>substitute for documentation than looking at the output of javap for a
    >Java class.


    Depends on how well the class is designed and how well the API
    parameters are named. When writing software I spend much more time
    looking at header files than at the documentation, except where the
    header files are for a standard library, then I look at the
    documentation (as the header files are not likely to change/be out of
    step with the documentation).

    >If noone has written documentation for an API, you're going to have to
    >read the source code to see what everything does anyway, even if the
    >method and parameter names are intuitive.


    I disagree, if the methods and parameters are named well and the class
    name is sensible, it is often possible to use the API with no other
    documentation. I am assuming the header file/whatever does have comments
    in it describing the function. Most well-written container classes
    (regardless of language) fit this definition nicely.

    That is no excuse for not having the documentation though, or putting
    comments in the header file (where header files or equivalents exist).

    Seriously off-topic now...

    Stephen
    --
    Stephen Kellett
    Object Media Limited http://www.objmedia.demon.co.uk
    RSI Information: http://www.objmedia.demon.co.uk/rsi.html
    Stephen Kellett, Dec 18, 2003
    #10
  11. Thomas Jollans

    Adam Jenkins Guest

    Stephen Kellett wrote:
    > In message <>, Adam Jenkins
    > <> writes
    >> If noone has written documentation for an API, you're going to have to
    >> read the source code to see what everything does anyway, even if the
    >> method and parameter names are intuitive.

    >
    > I disagree, if the methods and parameters are named well and the class
    > name is sensible, it is often possible to use the API with no other
    > documentation. I am assuming the header file/whatever does have comments
    > in it describing the function. Most well-written container classes
    > (regardless of language) fit this definition nicely.


    I'm all in favor of using good identifier names, and sure, you can get
    an idea of what a function or parameter is for by the name. But you
    can't tell, for instance, that String.indexOf(char) will return -1 if
    the character isn't found, or that the correct argument to get the first
    column value from java.sql.ResultSet.getString(int) is 1, or that
    calling java.sql.Connection.close() on an already closed connection is a
    no-op, etc. Basically, for any non-trivial API, if it's not documented
    you're going to have to look at the source code to know if you're using
    it correctly. My point is that I don't see the fact that C++ has
    separate header files as being any advantage over Java, since unless the
    header file is documented it's not going to be a substitute for looking
    at the source anyway. And if it is documented, then Javadoc does just
    as well or better in my opinion.

    Adam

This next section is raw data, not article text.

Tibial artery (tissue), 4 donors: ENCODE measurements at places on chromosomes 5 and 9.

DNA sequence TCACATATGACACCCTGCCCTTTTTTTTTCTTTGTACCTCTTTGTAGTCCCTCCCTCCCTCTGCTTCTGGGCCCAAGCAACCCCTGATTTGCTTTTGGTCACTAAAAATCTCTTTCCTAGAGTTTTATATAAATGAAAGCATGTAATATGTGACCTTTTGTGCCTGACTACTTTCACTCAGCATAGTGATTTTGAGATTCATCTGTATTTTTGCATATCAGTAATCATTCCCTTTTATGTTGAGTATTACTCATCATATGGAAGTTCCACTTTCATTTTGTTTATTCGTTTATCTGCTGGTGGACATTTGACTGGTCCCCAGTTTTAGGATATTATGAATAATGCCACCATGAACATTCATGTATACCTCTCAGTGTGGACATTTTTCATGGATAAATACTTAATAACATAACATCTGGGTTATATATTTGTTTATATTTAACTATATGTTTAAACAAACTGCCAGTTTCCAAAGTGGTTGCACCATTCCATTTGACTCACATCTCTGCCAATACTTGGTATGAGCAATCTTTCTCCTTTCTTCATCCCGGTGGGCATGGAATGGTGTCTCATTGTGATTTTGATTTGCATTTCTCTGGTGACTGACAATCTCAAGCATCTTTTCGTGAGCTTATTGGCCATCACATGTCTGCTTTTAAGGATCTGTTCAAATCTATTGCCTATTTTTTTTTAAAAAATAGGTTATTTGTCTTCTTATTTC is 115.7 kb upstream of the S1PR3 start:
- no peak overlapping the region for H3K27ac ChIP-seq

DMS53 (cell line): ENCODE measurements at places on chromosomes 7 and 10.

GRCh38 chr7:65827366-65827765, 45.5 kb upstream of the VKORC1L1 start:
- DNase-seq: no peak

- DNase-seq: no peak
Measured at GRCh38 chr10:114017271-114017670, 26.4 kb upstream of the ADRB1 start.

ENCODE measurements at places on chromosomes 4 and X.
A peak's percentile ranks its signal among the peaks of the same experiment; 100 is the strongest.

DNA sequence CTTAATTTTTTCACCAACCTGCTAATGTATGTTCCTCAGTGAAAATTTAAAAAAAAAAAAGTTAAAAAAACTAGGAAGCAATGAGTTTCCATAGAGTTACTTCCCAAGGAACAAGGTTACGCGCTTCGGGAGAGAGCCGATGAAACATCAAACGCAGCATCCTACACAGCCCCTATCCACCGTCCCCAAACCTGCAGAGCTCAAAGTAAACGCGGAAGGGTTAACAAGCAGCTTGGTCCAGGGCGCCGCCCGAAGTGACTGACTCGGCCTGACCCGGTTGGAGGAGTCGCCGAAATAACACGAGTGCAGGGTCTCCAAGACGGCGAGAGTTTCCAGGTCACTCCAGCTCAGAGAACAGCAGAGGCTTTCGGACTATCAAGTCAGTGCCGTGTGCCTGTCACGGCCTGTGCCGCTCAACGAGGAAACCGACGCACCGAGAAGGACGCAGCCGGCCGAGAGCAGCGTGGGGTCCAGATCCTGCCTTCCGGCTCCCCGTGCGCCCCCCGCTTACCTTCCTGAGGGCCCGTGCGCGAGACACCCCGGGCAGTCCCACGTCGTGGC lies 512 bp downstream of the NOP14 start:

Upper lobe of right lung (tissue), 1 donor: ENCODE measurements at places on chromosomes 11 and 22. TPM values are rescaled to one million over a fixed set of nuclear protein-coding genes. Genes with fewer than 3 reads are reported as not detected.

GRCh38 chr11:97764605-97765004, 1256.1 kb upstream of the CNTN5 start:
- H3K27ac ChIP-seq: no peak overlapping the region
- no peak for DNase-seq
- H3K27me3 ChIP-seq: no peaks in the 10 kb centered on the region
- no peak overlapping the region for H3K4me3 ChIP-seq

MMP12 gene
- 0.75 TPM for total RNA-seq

Adam Jenkins, Dec 18, 2003
    #11
  12. In message <>, Adam Jenkins
    <> writes
    >to have to look at the source code to know if you're using it
    >correctly. My point is that I don't see the fact that C++ has separate
    >header files as being any advantage over Java, since unless the header
    >file is documented it's not going to be a substitute for looking at the
    >source anyway. And if it is documented, then Javadoc does just as well
    >or better in my opinion.


    As I've already stated in my reply to what you are replying, I am
    assuming the author has put comments in the header file (as they would
    above the function definition in both C++ and Java, the latter of which
    could be put through javadoc or an equivalent tool for C++).

    Not everything gets put through javadoc or the C++ equivalent. Thats a
    fact. Not all environments are like that. Some places don't even comment
    the code (don't get me started on how stupid that is). I was commenting
    on the fact that because the definition of the API is separate from the
    implementation it discourages, and sometimes prevents people from
    peeping under the hood. Thats a good thing.

    The point is, in the absence of the autogenerated documentation, for C++
    all you need is the header file (you can't peek at the source), for Java
    and C#, that is not possible (although you have alluded to a javap tool,
    that I assume generates a header file equivalent).

    You are correct that complex APIs can usually only be used with proper
    documentation, I wasn't claiming anything else. You claimed that (all by
    implicitness) APIs can't be used without documentation. I stated and
    demonstrated otherwise. Many commonly used APIs are container APIs. I
    can't remember all the STL variants. As for using a database, I'd be
    sure to lookup the documentation - how often do you write DB queries?
    Not often, once they are done, thats it. Often unchanged for years. Why
    would you bother remember the details of an API you don't use that
    often.

    In case you have mistaken this for a language war, it isn't. I use